A Healthy Lifestyle May Deflect Dementia

Posted 15 Jul 2014 by Drugs.com

TUESDAY, July 15, 2014 – Seniors at risk for dementia may help safeguard their memory and ability to think by adopting a healthier lifestyle, a new study from Finland suggests. Older people who began eating right, exercising, playing "brain games" and socializing more often performed better on memory and problem-solving tests than people who maintained their habits, the researchers said. Earlier studies have observed that each of these lifestyle changes might help fight dementia. But this is the first randomized clinical trial to put those findings to the test, said Keith Fargo, director of scientific programs and outreach for the Alzheimer's Association. "This is the first study to definitively show that changing your lifestyle will reduce your risk for cognitive decline," Fargo said. The study involved 1,260 people aged 60 to 77 at risk for dementia and Alzheimer's disease. Half of ... Read more

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High Blood Pressure May Protect the Very Old From Dementia

Posted 14 Jul 2014 by Drugs.com

MONDAY, July 14, 2014 – New research suggests high blood pressure may not be all bad. Elevated levels might help to stave off mental decline among the extreme elderly, the study suggests. The finding follows a decade spent tracking high blood pressure and dementia among 625 men and women aged 90 and up. Those with the highest blood pressure levels were the least likely to have dementia, the researchers found. But that doesn't mean older people shouldn't try to control elevated blood pressure, they said. "On the basis of this work we are absolutely not recommending that high blood pressure not be treated among the elderly," said study co-author Maria Corrada, an associate adjunct professor in the department of neurology at the University of California, Irvine. "What we are saying is that from observing a group of very old people we now have some evidence that developing high blood ... Read more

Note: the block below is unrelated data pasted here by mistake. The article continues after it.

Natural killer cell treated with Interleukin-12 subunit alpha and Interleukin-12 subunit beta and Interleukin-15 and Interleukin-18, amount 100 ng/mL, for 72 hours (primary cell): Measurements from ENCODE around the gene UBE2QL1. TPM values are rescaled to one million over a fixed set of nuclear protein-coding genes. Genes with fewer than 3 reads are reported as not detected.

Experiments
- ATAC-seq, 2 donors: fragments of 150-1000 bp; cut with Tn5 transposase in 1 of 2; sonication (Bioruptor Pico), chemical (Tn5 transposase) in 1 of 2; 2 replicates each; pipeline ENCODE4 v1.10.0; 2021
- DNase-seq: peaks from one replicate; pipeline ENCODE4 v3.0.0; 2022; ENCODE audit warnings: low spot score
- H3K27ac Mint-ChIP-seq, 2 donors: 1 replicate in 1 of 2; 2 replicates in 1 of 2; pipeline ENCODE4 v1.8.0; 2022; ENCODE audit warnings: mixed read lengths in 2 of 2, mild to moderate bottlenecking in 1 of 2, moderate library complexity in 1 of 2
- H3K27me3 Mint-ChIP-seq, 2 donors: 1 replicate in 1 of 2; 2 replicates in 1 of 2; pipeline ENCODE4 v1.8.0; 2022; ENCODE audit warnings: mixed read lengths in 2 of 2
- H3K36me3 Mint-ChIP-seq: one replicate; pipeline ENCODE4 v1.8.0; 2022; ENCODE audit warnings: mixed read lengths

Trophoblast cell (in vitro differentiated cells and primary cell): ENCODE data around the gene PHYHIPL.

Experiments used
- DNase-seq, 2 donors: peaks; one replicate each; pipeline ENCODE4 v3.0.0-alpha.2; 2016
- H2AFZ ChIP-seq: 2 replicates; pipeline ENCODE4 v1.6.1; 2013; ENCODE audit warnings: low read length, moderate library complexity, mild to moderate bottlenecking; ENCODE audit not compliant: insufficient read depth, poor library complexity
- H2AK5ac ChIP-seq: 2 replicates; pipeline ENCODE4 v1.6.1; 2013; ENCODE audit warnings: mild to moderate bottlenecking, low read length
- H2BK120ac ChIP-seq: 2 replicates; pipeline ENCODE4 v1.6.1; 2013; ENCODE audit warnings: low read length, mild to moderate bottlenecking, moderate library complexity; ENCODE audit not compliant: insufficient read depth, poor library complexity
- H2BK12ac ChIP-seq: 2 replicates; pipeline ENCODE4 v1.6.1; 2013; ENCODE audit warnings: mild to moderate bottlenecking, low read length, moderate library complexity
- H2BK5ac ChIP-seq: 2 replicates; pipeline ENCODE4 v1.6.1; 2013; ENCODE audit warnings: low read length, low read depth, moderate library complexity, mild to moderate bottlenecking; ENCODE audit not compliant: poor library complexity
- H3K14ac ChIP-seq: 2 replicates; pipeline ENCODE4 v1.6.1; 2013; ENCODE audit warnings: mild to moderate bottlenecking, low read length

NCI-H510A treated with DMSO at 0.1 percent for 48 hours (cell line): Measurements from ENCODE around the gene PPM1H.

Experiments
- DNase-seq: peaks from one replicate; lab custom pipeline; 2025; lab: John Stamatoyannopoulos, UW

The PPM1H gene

Related support groups: High Blood Pressure, Hypertension, Dementia

Widowhood May Delay Dementia in Some Seniors, Study Finds

Posted 14 Jul 2014 by Drugs.com

MONDAY, July 14, 2014 – Losing a spouse may be linked to multiple health issues, but dementia isn't one of them, according to a new study. For certain seniors, widowhood may even delay dementia, the researchers found. "For those who had a mild memory problem, losing the spouse was associated with a later age of developing full-blown dementia compared to those who stayed married," said study researcher Dr. Bryan Woodruff. Woodruff, an assistant professor of neurology at the Mayo Clinic in Scottsdale, Ariz., can only speculate on the reasons for this perceived association. Widowed men and women may get more outside support and attention, he said. "It may be that social support, that network trumps the widowhood effects we see in other conditions," he said. "We don't know that for sure." The difference in brain functioning was significant: Among seniors starting to slip mentally, those ... Read more

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Widowhood May Delay Dementia in Some Seniors, Study Finds